When’s the last time you sat around for 10 hours watching phone call transcripts and courtroom video? Unless you had CourtTV during the O.J. Simpson trial, never is probably the answer. Well, Moira Demos and Laura Ricciardi’s Netflix documentary series Making a Murderer might just change all that. The streaming TV service’s first foray into true crime film is engrossing and infuriating, in spite of runtime that’s more about binge watching than storytelling.
The series, which starts with the exoneration and release of Steven Avery after 18 years behind bars for a crime he didn’t commit and follows his subsequent arrest and trial when he’s accused of yet another grisly crime, isn’t like the other true crime entertainment we’ve seen in the last few years. The podcast Serial and HBO’s docuseries The Jinx have the storytellers featured prominently as the events unfold. Making a Murder instead sees the filmmakers do all of their work behind the camera, like feature journalists instead of narrative guides.
The questions are never articulated outright. Rather they’re formed in the audience’s mind as the details are presented. That certainly makes in the most provocative documentary released in this recent surge in the genre’s popularity. But of the three, Making a Murderer feels like the one with the most invested and outraged filmmaking team.
Maybe it’s Avery’s story itself, one that’s consumed by the injustice, bigotry and hubris we want to believe can’t infect our justice system. In Making a Murderer it does. And even if the film, as many in the Manitowoc, Wisconsin, sheriff’s department and neighboring Calumet County’s DA’s office accuse, doesn’t tell the whole story, it certainly spends hours upon hours giving us more than enough detail to say: Avery isn’t guilty and he was a victim of a police-led frame job.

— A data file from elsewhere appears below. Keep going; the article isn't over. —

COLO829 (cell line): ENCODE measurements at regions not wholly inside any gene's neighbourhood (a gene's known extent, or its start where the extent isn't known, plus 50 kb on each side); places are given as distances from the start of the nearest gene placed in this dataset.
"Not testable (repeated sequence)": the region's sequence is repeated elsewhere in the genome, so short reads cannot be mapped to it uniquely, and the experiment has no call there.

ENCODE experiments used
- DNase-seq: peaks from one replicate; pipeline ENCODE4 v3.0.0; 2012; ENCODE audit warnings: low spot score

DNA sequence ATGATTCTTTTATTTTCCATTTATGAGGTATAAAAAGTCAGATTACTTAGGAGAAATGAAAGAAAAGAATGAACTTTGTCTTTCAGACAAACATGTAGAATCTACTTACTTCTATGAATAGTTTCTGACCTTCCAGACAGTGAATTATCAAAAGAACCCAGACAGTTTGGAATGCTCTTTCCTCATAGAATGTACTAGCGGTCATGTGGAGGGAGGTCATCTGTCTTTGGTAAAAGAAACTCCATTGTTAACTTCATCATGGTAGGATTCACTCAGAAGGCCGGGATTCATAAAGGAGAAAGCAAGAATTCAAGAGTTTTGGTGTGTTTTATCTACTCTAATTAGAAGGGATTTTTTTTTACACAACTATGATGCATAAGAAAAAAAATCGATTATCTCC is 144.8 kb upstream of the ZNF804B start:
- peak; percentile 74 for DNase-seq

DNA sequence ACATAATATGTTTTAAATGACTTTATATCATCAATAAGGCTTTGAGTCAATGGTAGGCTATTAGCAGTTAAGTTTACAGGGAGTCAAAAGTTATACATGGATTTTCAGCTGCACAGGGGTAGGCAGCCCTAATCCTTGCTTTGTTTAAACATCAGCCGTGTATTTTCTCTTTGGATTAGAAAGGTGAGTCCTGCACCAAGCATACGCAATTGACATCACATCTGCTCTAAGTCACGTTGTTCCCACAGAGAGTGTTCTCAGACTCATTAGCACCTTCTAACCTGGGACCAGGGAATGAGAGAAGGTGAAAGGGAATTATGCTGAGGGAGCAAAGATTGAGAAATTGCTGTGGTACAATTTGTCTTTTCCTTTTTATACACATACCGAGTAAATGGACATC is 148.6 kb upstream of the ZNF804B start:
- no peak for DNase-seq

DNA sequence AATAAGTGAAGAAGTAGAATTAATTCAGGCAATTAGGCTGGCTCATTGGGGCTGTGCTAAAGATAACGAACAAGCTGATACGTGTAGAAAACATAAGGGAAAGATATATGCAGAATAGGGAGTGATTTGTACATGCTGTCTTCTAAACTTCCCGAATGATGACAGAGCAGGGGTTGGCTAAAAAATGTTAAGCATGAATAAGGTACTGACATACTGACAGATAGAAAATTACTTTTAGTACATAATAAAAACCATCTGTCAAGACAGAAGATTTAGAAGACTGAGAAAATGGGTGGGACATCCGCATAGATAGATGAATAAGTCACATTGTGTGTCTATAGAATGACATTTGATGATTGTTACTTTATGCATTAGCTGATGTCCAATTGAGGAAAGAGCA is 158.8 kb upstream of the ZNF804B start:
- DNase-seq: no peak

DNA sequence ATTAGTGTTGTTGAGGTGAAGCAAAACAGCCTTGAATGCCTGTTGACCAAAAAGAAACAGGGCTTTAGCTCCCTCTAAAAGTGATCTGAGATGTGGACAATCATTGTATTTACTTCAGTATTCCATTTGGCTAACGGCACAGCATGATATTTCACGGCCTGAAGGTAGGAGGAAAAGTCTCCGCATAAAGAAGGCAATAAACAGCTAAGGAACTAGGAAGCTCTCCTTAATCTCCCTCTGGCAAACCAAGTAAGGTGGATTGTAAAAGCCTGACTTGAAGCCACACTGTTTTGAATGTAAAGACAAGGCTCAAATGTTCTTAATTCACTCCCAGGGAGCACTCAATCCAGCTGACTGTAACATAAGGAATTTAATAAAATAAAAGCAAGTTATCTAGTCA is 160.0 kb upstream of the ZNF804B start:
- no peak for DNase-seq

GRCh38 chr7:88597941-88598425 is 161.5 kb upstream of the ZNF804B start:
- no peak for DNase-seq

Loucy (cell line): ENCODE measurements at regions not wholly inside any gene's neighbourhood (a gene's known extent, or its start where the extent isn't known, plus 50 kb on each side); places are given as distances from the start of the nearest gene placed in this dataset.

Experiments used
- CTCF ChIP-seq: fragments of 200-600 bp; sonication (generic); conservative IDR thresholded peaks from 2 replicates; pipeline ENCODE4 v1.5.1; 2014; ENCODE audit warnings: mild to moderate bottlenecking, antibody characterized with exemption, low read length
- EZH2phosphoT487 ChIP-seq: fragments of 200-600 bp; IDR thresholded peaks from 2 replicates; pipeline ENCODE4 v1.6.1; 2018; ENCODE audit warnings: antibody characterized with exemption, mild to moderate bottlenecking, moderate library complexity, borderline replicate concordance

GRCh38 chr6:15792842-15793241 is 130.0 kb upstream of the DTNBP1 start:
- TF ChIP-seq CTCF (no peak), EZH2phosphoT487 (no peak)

If that’s what the filmmakers were hoping to achieve, they almost succeeded. But watching Making a Murderer, I flashed back to an episode of Serial where the host described a defense technique of confusing people with so many details that they don’t really know which ones really matter. To its detriment, the docuseries isn’t succinct enough to make its case stick.
Films like West of Memphis and The Paradise Lost series about the West Memphis Three, as well as the Errol Morris’s groundbreaking documentary masterpiece The Thin Blue Line, made a difference because they were much more pointed stories. HBO’s The Jinx accomplishes the same thing, using all of its six hours masterfully and for a purpose, which isn’t surprising given Andrew Jarecki’s near Morris-level documentary storytelling ability. Making a Murderer, which was filmed over a decade, just has too much material to work with to not feel like the facts, like the evidence presumably planted to convicted Avery, might have been manipulated.
The thing is, there’s great drama in Making a Murderer and that’s what makes the series so entertaining. Despite being unnecessarily inundated with trial footage, jailhouse phone call audio and interrogation video, the saga at the heart of the show prevails. Still, I can’t help thinking I’d much rather see a two-hour documentary or even narrative feature telling a much more thematically focused film. Brevity isn’t just the soul of wit. It’s the heart of storytelling. On that point, Making a Murderer fails.